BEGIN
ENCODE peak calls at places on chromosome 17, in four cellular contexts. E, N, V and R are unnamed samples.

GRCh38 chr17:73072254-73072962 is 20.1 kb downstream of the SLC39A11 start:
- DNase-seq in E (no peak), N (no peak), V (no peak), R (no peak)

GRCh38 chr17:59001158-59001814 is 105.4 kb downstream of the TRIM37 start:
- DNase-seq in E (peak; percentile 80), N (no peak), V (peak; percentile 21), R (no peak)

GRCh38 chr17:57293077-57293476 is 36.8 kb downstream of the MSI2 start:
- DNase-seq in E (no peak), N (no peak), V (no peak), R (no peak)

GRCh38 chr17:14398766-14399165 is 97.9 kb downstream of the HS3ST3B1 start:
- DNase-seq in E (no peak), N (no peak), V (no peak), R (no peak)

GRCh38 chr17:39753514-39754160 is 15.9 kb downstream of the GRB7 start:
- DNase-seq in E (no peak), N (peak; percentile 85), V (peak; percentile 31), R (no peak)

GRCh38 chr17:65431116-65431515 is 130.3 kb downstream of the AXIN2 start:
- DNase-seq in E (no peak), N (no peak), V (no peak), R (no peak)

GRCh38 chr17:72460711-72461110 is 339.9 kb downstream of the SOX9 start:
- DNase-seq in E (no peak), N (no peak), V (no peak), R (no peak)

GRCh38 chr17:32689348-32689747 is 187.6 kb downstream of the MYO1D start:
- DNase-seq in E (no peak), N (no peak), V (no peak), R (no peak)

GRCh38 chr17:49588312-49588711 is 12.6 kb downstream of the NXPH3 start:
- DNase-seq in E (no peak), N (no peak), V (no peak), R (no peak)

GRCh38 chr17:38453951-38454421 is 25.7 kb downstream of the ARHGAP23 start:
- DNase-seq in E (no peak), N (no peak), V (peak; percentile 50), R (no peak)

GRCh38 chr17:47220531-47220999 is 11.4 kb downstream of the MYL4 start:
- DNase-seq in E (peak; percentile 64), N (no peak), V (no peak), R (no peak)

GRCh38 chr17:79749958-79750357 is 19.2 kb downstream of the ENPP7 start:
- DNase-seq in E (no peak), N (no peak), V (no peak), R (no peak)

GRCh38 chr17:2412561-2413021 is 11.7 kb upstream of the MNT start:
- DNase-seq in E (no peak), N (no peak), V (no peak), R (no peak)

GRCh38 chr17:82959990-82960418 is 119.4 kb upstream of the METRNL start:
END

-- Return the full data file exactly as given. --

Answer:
ENCODE peak calls at places on chromosome 17, in four cellular contexts. E, N, V and R are unnamed samples.

GRCh38 chr17:73072254-73072962 is 20.1 kb downstream of the SLC39A11 start:
- DNase-seq in E (no peak), N (no peak), V (no peak), R (no peak)

GRCh38 chr17:59001158-59001814 is 105.4 kb downstream of the TRIM37 start:
- DNase-seq in E (peak; percentile 80), N (no peak), V (peak; percentile 21), R (no peak)

GRCh38 chr17:57293077-57293476 is 36.8 kb downstream of the MSI2 start:
- DNase-seq in E (no peak), N (no peak), V (no peak), R (no peak)

GRCh38 chr17:14398766-14399165 is 97.9 kb downstream of the HS3ST3B1 start:
- DNase-seq in E (no peak), N (no peak), V (no peak), R (no peak)

GRCh38 chr17:39753514-39754160 is 15.9 kb downstream of the GRB7 start:
- DNase-seq in E (no peak), N (peak; percentile 85), V (peak; percentile 31), R (no peak)

GRCh38 chr17:65431116-65431515 is 130.3 kb downstream of the AXIN2 start:
- DNase-seq in E (no peak), N (no peak), V (no peak), R (no peak)

GRCh38 chr17:72460711-72461110 is 339.9 kb downstream of the SOX9 start:
- DNase-seq in E (no peak), N (no peak), V (no peak), R (no peak)

GRCh38 chr17:32689348-32689747 is 187.6 kb downstream of the MYO1D start:
- DNase-seq in E (no peak), N (no peak), V (no peak), R (no peak)

GRCh38 chr17:49588312-49588711 is 12.6 kb downstream of the NXPH3 start:
- DNase-seq in E (no peak), N (no peak), V (no peak), R (no peak)

GRCh38 chr17:38453951-38454421 is 25.7 kb downstream of the ARHGAP23 start:
- DNase-seq in E (no peak), N (no peak), V (peak; percentile 50), R (no peak)

GRCh38 chr17:47220531-47220999 is 11.4 kb downstream of the MYL4 start:
- DNase-seq in E (peak; percentile 64), N (no peak), V (no peak), R (no peak)

GRCh38 chr17:79749958-79750357 is 19.2 kb downstream of the ENPP7 start:
- DNase-seq in E (no peak), N (no peak), V (no peak), R (no peak)

GRCh38 chr17:2412561-2413021 is 11.7 kb upstream of the MNT start:
- DNase-seq in E (no peak), N (no peak), V (no peak), R (no peak)

GRCh38 chr17:82959990-82960418 is 119.4 kb upstream of the METRNL start: